Wednesday, July 05, 2006

Walking a proven method of helping with obesity related illnesses?

This article reported by Reuters goes along with what I have been saying all along. Even getting out and walking will help you in your fitness and health related goals. Especially if you attempt to daily increase the pace and distance walked so that your heart rate is increased. This in turn increases the metabolism which increases the fat burn for weight loss.

Here's the article:

Diabetics can "pick up the pace" to improve health

NEW YORK (Reuters Health) - A small study of overweight individuals with type 2 diabetes shows that people get can get more out of their daily walks by picking up the pace.

Among eight adults with type 2 diabetes already walking a little more than the recommended 10,000 steps per day, a "Pick Up the Pace" program increased walking speeds, and therefore intensity of walking, to a level that elicited significant improvements in heart and respiratory fitness over 12 weeks.

"The program used simple tools (pedometer and stopwatch) and a simple message to pick up the pace," note Steven T. Johnson of the University of Alberta in Edmonton, Alberta, Canada and colleagues in the journal Diabetes Care.

In the study, participants determined their normal walking pace by counting steps taken in a 10-minute walk using a pedometer. This information was used to establish a "training cadence" that was 10 percent above their usual pace.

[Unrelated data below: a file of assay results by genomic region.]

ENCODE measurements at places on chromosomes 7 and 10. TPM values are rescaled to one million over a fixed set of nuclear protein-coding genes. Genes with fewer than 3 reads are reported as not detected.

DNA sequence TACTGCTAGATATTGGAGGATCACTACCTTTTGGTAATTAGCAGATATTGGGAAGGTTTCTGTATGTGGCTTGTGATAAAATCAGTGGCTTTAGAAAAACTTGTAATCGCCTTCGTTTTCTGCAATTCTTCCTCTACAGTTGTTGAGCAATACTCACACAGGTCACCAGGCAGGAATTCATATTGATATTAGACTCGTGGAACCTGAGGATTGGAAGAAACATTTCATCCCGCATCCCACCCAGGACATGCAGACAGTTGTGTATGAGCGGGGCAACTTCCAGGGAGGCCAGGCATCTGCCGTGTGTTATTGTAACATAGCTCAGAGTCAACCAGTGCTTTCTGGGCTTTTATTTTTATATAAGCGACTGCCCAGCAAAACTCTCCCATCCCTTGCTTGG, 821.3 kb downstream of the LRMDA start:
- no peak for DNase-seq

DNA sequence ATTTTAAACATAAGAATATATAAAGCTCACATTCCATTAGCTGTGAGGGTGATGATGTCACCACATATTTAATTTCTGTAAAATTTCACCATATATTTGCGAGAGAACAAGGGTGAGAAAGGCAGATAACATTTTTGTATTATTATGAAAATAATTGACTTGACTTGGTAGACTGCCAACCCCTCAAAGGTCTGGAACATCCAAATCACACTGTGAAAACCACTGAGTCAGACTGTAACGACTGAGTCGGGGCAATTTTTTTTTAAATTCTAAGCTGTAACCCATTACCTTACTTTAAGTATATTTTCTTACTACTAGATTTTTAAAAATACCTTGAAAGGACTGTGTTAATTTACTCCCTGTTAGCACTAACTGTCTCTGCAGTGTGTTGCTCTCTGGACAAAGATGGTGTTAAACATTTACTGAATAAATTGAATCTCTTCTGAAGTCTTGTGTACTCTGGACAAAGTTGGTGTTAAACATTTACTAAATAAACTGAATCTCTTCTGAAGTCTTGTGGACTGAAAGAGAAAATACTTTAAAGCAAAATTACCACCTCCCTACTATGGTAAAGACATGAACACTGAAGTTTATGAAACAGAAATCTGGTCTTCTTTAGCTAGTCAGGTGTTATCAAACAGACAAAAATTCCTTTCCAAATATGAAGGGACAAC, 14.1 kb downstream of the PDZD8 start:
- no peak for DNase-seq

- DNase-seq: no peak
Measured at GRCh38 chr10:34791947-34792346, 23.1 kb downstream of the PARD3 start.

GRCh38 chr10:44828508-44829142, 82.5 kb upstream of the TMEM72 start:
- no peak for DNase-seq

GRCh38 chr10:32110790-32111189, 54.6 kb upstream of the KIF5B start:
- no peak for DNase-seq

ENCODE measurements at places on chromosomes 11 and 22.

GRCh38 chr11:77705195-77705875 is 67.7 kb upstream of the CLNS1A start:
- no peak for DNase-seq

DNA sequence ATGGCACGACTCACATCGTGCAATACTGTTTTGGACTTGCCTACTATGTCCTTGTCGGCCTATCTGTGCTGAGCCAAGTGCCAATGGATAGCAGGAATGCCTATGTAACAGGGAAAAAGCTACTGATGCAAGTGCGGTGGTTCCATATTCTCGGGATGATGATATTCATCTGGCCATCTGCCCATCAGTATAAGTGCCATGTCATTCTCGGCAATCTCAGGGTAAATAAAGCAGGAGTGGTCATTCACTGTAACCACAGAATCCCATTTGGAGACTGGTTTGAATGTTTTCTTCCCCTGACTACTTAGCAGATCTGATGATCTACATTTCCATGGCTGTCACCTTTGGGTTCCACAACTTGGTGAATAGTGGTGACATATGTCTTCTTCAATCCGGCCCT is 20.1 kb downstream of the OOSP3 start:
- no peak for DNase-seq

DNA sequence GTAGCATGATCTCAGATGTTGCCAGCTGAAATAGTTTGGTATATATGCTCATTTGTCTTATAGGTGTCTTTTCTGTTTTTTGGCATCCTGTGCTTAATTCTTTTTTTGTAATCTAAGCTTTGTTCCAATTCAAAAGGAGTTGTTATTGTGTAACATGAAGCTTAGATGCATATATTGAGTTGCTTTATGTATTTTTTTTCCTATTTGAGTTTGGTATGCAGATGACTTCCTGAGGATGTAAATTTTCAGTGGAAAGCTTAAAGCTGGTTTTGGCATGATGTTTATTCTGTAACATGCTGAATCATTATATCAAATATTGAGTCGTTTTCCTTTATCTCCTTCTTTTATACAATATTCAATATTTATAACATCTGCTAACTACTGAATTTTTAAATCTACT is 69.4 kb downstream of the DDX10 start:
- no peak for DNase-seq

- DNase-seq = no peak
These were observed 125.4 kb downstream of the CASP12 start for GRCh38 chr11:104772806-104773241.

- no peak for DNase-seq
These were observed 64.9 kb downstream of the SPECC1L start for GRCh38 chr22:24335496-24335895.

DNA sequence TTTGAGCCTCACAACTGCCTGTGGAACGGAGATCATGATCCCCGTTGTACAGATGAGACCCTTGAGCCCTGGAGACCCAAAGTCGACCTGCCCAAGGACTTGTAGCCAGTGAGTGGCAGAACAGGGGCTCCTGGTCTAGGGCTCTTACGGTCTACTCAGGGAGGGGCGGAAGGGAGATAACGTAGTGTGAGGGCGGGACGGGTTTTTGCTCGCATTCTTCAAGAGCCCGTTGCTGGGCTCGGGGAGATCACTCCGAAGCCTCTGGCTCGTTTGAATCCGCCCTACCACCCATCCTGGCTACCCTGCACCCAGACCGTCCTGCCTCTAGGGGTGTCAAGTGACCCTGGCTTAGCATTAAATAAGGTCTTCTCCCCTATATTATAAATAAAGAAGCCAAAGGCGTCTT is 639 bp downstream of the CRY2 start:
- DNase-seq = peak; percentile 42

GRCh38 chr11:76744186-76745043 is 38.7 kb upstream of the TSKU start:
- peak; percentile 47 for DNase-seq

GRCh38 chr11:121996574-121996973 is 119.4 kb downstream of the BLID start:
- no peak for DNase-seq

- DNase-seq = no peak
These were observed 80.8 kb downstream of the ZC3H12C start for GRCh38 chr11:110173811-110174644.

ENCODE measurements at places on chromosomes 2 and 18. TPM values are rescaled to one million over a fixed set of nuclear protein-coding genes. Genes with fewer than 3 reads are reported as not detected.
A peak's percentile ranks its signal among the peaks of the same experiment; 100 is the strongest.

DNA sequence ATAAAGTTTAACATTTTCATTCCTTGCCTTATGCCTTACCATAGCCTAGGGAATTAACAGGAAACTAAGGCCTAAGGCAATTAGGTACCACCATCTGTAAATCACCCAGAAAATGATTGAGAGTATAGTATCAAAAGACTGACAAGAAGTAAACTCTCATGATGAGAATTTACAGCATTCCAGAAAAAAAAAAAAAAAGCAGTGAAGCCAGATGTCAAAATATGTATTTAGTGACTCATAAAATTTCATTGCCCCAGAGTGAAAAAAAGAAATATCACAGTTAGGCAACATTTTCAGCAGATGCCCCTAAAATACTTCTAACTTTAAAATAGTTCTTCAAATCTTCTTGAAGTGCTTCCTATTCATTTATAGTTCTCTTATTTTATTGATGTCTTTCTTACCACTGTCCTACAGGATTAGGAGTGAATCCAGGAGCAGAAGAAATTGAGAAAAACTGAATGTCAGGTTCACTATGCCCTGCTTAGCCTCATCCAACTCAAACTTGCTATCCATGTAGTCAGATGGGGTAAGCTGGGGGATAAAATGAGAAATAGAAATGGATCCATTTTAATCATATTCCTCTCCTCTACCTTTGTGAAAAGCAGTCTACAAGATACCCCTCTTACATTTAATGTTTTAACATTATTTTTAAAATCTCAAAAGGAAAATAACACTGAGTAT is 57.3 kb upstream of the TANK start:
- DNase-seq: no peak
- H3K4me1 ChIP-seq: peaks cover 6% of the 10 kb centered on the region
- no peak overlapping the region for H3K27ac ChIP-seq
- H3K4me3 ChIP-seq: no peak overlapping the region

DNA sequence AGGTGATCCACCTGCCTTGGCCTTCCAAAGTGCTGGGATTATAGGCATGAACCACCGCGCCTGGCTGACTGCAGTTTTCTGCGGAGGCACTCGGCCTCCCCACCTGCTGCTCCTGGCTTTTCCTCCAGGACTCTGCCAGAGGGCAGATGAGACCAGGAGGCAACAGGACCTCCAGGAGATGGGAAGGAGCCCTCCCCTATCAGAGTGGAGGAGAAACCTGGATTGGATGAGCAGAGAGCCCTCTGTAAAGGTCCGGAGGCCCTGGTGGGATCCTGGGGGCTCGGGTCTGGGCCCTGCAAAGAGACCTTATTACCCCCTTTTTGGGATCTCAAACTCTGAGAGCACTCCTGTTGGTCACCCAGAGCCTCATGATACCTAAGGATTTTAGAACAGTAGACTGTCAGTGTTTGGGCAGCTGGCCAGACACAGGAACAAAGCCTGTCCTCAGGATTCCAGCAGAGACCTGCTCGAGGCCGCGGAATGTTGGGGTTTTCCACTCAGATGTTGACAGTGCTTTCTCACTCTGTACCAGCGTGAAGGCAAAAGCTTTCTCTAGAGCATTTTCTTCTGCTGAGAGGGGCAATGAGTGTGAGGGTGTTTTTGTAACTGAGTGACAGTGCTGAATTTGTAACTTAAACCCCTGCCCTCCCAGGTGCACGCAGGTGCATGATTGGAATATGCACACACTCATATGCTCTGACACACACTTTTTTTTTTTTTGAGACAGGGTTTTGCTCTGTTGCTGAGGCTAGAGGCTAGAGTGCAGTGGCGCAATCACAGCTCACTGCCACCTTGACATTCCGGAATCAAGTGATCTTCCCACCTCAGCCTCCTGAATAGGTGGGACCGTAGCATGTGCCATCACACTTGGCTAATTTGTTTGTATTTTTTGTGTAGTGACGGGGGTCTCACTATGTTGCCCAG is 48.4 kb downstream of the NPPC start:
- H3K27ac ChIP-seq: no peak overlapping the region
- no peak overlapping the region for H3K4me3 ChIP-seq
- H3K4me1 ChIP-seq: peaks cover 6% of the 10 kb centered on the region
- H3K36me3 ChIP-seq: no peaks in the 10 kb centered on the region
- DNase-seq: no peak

For example, if someone usually walked 90 steps in a minute, they increased the pace to 100 steps per minute. They walked at their training pace for 30 minutes a day, 3 days a week for 12 weeks.

The Pick Up the Pace program led to significant improvements in subject's heart rate response to exercise and decreases in their blood sugar levels.

In a prior study, Johnson and colleagues found that individuals with type 2 diabetes naturally walk at a speed that is slower than that associated with the minimal intensity needed to derive health benefits, despite increasing the number of steps taken in a day.

"The main finding of this study," they say, "is that a pedometer and a stopwatch can...facilitate increased walking intensity" for people with type 2 diabetes, leading to health benefits.

SOURCE: Diabetes Care, July 2006.

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